Can dogs have garlic?

April 13, 2012

Would you give garlic to your dog if you know that ingestion of large amounts of onions is bad for the pet as it can result to the development of hemolytic anemia? Garlic and onion after all belongs to the same family. Can dogs have garlic? Most dog owners would hesitate, more so if they are aware of the long list of human foods that must not be given to the pet. Garlic is certainly on this list. However, because the health of the dog is of prime importance, dog owners would have conflicting views given that this amazing seasoning that enhances the taste of everyday dishes has natural health benefits. When administered properly, garlic would be a superb additive that will make the dog food so much healthier. Yes, I will allow my pooch to have garlic!

Garlic is an inexpensive food additive that has significant positive effects on the dog’s multiple organ systems. Garlic enhances the secretion of gastric juice that aids in the digestion and promotes the development of friendly bacteria in the dog’s digestive tract. This pungent bulb acts as immune booster of dogs with low immunity by supporting the production of white blood cells. Diabetic dogs are greatly benefited by regular consumption of the right amount of garlic as it helps maintain the ideal blood sugar level. Raw, cooked or dried, garlic reduces cholesterol and triglycerides and aid in the detoxification necessary to purify the liver. Garlic has antimicrobial and antifungal properties. The Allicin component found in the root bulb has healing properties. Because of its healing property, crushed garlic will heal wounds, boils and skin disease after about a week of application. Garlic contains selenium, a powerful antioxidant that activates the enzymes that slow down the growth of cancer cells.

Garlic effectively reduces parasite infestation. Garlic has a pungent smell that when ingested will be emitted through the pores and sweat glands. Fleas, ticks and mosquitoes’ sense of smell is over 10,000 times more sensitive than humans. You may not be able to smell the very personal garlic cologne of the dog but these parasites will surely be affected and would immediately scamper from the skin and fur of the dog. There will be no need to use the messy flea powder to eradicate the parasite infestation. You simply need to include a small amount of garlic to the dog’s home cooked meal.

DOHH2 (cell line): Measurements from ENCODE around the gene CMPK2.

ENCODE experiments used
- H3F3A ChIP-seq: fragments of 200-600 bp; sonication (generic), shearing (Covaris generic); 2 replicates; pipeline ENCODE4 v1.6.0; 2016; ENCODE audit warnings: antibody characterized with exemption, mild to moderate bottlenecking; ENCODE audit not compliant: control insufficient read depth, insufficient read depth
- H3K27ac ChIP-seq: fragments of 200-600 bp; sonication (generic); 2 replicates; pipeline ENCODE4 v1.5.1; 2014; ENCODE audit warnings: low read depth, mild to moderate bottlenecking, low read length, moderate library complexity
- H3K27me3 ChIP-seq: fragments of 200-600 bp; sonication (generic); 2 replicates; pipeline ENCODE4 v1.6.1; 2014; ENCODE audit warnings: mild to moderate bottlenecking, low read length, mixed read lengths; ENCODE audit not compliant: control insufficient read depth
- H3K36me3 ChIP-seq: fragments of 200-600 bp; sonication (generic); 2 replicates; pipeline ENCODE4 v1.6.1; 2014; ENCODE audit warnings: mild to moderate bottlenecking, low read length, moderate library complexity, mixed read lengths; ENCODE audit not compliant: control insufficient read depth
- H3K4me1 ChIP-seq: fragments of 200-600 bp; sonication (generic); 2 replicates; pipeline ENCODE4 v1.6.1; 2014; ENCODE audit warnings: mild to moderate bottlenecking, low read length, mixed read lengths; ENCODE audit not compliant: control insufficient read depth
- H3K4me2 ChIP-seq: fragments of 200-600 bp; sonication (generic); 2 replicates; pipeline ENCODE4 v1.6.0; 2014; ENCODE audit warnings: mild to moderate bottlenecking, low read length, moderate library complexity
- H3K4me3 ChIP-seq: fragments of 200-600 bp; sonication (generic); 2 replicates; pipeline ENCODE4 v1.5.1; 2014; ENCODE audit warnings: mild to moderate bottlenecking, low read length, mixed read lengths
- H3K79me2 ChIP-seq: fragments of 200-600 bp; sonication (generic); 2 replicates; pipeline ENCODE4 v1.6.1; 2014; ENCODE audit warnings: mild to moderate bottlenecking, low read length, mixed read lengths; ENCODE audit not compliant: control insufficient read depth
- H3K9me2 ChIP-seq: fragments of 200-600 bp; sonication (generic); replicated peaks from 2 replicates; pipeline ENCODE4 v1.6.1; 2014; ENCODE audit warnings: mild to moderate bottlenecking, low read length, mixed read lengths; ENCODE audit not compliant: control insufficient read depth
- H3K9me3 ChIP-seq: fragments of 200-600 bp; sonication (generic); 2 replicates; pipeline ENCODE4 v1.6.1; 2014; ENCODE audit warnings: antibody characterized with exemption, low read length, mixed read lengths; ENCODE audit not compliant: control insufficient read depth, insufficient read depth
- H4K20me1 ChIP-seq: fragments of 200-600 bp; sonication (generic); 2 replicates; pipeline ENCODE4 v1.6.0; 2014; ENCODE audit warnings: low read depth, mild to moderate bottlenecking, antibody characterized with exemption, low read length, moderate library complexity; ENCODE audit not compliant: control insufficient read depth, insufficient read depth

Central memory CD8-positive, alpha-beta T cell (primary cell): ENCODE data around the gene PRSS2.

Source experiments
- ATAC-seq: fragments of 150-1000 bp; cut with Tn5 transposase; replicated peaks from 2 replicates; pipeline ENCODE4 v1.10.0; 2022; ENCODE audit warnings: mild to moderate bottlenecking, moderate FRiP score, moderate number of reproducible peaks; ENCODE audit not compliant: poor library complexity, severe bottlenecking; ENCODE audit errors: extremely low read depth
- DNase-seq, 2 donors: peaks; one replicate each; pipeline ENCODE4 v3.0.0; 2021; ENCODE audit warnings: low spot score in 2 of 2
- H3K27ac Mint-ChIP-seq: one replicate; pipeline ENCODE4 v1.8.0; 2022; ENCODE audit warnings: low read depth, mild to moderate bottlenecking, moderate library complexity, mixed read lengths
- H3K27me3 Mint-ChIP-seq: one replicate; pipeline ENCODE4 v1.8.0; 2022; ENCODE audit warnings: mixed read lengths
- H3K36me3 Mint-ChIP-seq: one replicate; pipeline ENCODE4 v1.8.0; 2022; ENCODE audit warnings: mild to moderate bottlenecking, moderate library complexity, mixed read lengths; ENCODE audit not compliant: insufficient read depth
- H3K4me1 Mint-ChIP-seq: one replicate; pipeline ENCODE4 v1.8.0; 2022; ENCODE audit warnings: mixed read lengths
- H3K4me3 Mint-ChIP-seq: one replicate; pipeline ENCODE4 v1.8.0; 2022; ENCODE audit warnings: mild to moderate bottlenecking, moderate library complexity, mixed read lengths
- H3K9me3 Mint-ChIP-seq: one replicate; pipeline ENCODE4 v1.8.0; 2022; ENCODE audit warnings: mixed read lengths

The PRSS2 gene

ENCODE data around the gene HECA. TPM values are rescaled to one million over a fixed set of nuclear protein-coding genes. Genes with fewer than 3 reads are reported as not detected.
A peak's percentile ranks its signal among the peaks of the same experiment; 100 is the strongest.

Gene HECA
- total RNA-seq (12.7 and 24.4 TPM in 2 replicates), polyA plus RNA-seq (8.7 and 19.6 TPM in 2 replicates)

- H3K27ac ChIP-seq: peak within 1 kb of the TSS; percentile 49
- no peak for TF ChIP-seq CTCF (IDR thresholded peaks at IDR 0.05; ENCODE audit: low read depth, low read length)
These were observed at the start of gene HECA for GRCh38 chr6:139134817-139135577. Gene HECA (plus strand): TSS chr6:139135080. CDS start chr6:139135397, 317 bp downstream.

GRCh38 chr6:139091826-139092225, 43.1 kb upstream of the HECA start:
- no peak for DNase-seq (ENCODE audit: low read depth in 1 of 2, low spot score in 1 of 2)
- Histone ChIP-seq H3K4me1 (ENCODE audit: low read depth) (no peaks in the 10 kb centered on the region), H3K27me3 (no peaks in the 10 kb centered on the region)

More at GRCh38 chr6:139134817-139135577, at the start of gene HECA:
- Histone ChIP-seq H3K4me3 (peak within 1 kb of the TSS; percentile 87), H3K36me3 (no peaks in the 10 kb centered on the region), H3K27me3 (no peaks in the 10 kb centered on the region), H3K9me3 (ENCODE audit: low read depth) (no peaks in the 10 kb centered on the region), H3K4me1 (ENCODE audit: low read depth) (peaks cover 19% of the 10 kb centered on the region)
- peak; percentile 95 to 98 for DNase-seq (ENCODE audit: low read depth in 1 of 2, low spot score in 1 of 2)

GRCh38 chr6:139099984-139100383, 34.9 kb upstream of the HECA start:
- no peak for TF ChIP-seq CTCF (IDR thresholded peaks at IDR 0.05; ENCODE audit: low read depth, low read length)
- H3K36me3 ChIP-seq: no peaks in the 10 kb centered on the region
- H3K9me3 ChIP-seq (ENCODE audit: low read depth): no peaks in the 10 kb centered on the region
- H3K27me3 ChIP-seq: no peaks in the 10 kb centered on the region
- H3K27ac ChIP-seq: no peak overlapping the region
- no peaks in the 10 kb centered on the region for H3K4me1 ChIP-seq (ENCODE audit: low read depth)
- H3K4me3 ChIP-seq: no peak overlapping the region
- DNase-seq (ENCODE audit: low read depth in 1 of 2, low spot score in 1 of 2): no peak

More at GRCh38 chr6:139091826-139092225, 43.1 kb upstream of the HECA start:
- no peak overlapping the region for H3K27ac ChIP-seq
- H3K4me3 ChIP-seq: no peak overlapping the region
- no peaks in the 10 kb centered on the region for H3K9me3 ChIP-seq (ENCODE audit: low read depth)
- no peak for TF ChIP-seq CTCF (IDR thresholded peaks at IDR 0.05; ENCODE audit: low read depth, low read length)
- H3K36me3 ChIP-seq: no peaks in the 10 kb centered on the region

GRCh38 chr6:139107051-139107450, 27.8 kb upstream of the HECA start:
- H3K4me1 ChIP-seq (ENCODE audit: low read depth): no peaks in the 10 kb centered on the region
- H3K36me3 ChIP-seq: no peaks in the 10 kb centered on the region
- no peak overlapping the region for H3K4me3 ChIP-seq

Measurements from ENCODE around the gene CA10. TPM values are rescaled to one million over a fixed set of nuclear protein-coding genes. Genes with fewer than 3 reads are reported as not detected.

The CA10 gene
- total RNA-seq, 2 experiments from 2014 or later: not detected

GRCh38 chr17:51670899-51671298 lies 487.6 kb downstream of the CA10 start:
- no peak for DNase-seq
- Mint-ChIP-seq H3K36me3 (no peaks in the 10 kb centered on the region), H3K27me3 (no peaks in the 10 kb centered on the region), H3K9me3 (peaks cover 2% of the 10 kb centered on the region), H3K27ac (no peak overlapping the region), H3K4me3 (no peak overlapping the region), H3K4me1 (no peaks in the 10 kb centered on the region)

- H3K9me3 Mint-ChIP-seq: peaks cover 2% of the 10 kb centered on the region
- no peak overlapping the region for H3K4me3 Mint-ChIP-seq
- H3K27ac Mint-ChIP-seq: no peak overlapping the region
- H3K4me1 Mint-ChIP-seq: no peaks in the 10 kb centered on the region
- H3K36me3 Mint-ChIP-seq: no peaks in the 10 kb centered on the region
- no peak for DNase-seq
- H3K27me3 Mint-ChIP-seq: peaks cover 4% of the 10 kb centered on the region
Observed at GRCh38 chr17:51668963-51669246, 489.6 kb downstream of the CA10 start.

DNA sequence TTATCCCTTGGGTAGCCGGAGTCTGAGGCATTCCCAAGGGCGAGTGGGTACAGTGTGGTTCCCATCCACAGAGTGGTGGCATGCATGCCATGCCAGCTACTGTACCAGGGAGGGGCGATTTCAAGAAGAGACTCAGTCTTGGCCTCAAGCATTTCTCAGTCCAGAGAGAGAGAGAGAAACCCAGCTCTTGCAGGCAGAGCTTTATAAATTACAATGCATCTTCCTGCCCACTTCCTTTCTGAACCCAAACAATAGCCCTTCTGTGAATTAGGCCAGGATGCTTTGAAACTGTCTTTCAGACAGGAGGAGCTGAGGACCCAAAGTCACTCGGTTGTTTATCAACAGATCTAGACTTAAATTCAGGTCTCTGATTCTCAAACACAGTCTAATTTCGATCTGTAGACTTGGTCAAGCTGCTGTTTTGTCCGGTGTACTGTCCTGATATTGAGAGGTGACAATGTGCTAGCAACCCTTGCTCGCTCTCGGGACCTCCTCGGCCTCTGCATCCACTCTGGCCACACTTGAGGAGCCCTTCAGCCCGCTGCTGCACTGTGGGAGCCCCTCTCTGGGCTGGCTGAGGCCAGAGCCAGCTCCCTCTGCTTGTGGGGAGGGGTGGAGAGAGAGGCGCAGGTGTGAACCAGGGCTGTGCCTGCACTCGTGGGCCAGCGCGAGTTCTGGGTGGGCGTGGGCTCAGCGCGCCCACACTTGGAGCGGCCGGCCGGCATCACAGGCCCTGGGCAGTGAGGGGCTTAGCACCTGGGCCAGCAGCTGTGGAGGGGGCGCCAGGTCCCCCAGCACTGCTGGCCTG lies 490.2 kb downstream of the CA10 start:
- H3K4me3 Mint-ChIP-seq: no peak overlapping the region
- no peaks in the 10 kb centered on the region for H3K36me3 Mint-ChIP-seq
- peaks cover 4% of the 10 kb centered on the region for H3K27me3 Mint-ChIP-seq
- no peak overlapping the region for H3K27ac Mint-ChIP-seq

Garlic has been highly valued for its medicinal purposes for thousands of years. Allium Sativum, commonly known as garlic has been used by the Egyptians, Babylonians, Romans and Chinese for its natural healing properties. In spite of this fact, garlic is listed as one of the human foods that should not be given to dogs. What makes garlic hazardous to the pet’s health?

Both garlic and onion contain thiosulphate, an extremely dangerous toxin that causes hymolitic anemia. Although the thiosuphate content of garlic is not as highly concentrated as the toxin found in onions, garlic would still be dangerous if the dog is allowed to ingest two or three bulbs of garlic everyday or to eat about 50 bulbs of garlic in one setting. This means that the risk on the health of the pet would depend on the amount of garlic ingested. Hemolytic anemia causes the dog to be sluggish when the red blood cells are prematurely destroyed. Dogs with hemolytic anemia will vomit, have breathing difficulties, have discolored urine and diarrhea and sustain liver damage. Garlic powder or crushed garlic simply used as an ingredient to the home cooked dog food will not have hazardous effect on the pet. The small quantity of garlic that was ingested will not remain in the body as it will be promptly excreted. Garlic, in this case will just make the dog treat healthier and taste great.

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